Connecticut will end fiscal 2012 with a general fund deficit of $20.7 million, according to Comptroller Kevin Lembo.

Lembo said that under the provisions of generally accepted accounting principles, rather than the modified cash basis of accounting the state uses, the projected deficit would be $95.7 million.

Lembo’s estimates contrast with Gov. Dannel Malloy’s Office of Policy and Management, which projects a deficit of $39.1 million under GAAP, which would be a $35.9 million surplus without GAAP.

Two factors explain the variance, Lembo said in a letter he wrote Thursday to Malloy and OPM secretary Benjamin Barnes.

Lembo, a Democrat like Malloy, said the earned income tax credit is generating refunds about 20% above budget expectations. If the trend continues through the end of the fiscal year, refunds will exceed budget expectations by $22 million, he said.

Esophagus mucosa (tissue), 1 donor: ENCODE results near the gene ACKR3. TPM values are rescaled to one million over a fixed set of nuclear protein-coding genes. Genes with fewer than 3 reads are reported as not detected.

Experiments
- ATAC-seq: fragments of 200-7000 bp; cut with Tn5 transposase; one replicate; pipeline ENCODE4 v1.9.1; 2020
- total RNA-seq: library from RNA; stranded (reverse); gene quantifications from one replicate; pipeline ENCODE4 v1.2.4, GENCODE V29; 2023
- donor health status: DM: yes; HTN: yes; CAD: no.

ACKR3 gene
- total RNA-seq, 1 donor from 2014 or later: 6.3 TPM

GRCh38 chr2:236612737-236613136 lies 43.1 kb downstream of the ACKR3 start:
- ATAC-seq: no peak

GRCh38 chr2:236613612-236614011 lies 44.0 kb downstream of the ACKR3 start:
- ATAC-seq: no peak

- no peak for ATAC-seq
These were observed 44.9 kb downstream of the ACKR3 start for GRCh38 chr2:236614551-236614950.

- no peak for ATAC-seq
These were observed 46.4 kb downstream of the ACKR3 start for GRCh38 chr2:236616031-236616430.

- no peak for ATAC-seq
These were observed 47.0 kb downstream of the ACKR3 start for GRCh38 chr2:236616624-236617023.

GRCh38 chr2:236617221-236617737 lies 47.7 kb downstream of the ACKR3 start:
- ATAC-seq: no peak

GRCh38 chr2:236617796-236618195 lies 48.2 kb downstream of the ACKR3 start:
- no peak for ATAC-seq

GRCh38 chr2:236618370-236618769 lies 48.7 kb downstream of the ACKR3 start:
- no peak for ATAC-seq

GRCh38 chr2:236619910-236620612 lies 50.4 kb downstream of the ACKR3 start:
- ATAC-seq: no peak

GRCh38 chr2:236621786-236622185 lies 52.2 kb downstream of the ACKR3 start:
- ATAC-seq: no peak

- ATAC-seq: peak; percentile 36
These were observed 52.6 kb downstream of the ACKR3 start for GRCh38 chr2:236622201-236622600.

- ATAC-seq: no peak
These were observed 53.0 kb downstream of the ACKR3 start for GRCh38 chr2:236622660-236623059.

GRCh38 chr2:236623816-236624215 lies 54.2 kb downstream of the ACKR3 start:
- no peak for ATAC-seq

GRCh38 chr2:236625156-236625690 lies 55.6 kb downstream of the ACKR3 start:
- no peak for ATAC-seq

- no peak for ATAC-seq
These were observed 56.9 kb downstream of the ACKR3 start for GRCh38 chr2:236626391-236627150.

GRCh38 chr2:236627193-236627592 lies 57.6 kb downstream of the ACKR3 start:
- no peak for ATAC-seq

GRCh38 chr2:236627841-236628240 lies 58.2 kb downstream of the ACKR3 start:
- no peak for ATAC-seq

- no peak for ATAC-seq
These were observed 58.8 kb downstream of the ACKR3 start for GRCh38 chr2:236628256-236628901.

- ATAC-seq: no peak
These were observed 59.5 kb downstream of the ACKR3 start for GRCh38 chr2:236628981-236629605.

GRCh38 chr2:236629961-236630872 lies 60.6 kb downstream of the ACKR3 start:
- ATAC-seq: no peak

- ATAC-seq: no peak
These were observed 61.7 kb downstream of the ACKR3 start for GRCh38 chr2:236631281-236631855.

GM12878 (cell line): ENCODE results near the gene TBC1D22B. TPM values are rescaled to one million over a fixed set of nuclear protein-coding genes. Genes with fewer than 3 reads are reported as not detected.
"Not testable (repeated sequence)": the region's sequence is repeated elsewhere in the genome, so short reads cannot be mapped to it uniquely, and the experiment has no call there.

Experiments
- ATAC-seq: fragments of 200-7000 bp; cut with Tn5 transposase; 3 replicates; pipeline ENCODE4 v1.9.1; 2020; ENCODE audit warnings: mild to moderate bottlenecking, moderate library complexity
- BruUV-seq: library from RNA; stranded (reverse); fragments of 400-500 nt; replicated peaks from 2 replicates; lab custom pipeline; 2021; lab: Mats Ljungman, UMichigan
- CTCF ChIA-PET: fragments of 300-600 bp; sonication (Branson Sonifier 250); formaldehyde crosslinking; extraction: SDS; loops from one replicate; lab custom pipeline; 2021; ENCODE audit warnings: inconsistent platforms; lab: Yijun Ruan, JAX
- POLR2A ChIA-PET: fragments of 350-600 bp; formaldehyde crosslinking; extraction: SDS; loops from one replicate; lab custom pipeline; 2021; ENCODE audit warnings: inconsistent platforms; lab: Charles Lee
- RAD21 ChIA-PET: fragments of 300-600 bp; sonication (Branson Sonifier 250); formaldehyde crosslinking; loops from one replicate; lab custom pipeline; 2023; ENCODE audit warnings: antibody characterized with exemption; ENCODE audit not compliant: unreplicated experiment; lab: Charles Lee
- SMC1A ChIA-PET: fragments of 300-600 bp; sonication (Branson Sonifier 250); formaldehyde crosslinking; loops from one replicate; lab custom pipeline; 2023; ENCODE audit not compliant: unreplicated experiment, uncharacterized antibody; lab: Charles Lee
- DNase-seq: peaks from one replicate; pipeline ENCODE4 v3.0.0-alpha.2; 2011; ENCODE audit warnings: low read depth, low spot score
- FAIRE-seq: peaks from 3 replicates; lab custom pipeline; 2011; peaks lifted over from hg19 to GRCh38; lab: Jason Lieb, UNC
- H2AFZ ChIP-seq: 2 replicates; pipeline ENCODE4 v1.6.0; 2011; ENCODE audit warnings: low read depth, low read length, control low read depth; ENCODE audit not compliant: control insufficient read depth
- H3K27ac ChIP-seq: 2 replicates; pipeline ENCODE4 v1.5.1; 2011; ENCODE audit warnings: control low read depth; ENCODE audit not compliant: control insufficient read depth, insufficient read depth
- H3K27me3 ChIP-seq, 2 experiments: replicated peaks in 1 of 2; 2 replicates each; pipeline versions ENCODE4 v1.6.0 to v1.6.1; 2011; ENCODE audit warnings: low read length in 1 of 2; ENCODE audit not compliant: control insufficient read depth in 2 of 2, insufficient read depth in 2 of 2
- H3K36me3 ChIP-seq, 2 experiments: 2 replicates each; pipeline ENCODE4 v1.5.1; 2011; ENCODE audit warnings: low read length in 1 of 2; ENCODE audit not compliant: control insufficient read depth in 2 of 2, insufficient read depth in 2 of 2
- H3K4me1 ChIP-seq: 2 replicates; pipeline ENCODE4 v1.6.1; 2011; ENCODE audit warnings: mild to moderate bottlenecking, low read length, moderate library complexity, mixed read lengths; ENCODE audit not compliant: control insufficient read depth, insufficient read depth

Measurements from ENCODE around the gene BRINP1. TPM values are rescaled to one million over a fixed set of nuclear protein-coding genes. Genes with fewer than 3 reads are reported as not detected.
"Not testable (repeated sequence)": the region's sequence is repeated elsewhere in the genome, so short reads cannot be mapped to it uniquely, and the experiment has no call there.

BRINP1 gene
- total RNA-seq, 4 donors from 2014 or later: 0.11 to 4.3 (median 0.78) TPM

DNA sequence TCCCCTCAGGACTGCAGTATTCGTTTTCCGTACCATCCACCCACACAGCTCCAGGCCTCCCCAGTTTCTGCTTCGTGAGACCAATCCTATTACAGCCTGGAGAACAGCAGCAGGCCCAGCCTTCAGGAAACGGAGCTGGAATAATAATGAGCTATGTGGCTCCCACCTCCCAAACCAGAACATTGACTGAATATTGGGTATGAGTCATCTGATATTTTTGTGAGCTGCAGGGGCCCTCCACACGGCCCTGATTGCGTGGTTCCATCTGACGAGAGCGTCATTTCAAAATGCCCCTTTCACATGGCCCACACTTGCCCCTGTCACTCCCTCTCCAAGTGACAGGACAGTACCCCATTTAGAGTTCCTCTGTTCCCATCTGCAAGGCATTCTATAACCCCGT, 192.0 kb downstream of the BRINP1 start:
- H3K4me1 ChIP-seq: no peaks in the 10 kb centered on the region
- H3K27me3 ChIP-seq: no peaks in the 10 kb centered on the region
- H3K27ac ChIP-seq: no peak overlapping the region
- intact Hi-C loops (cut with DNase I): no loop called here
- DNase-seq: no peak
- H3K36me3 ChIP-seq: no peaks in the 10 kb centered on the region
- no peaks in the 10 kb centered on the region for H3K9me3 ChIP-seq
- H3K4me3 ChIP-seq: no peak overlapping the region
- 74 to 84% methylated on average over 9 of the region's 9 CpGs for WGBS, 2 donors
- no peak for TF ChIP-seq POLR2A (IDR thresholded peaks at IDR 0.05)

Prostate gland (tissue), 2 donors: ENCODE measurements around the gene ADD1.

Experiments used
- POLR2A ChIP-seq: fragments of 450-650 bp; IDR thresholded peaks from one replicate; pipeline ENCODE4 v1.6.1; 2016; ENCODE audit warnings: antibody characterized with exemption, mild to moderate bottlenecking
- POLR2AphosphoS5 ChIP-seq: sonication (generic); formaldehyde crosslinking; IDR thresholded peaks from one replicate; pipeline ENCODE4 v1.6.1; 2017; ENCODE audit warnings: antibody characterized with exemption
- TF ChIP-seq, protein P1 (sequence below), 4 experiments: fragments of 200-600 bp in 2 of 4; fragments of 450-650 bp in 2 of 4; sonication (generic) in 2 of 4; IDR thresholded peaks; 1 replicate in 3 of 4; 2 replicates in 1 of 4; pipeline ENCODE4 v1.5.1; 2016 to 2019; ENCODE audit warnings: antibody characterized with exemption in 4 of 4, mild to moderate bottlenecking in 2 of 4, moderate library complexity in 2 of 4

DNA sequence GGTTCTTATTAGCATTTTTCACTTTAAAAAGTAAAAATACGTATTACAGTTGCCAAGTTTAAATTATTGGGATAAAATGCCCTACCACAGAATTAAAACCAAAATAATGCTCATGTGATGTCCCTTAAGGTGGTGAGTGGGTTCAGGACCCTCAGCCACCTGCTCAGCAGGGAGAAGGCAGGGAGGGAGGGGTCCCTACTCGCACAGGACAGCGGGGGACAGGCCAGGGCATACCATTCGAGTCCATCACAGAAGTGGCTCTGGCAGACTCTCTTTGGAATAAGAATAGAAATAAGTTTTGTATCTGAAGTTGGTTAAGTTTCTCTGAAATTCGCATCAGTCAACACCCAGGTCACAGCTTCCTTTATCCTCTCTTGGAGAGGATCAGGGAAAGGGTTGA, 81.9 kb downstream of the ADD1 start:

Additionally, Lembo said, general fund spending through January over the past four years has represented roughly 58% of that year’s total spending. If the trend continues this year, OPM’s additional lapse of $34.5 million will be difficult to realize, Lembo said.

Moody’s Investors Service in January cited budgetary and pension shortfalls, and depleted reserves, when it lowered Connecticut’s general obligation bond rating to Aa3 from Aa2.  Standard & Poor’s and Fitch Ratings each assign the state’s GO credit AA. All three agencies have a stable outlook.

“Spending pressures to support state services are growing,” Lembo said, pointing to outlays in the “other expenses” appropriation category rising by more than 20% between December and January. That account covers expenses beyond personnel costs, such as supplies and consulting.

Senate Sen. L. Scott Frantz, R-Greenwich, urged belt-tightening. He also praised Lembo’s report.

“Comptroller Lembo has as good a grip on the numbers as anyone in the state. And his outlook is objective and independent.

“The deficit isn’t that big, but the numbers are on the wrong side of zero. They are red numbers.”

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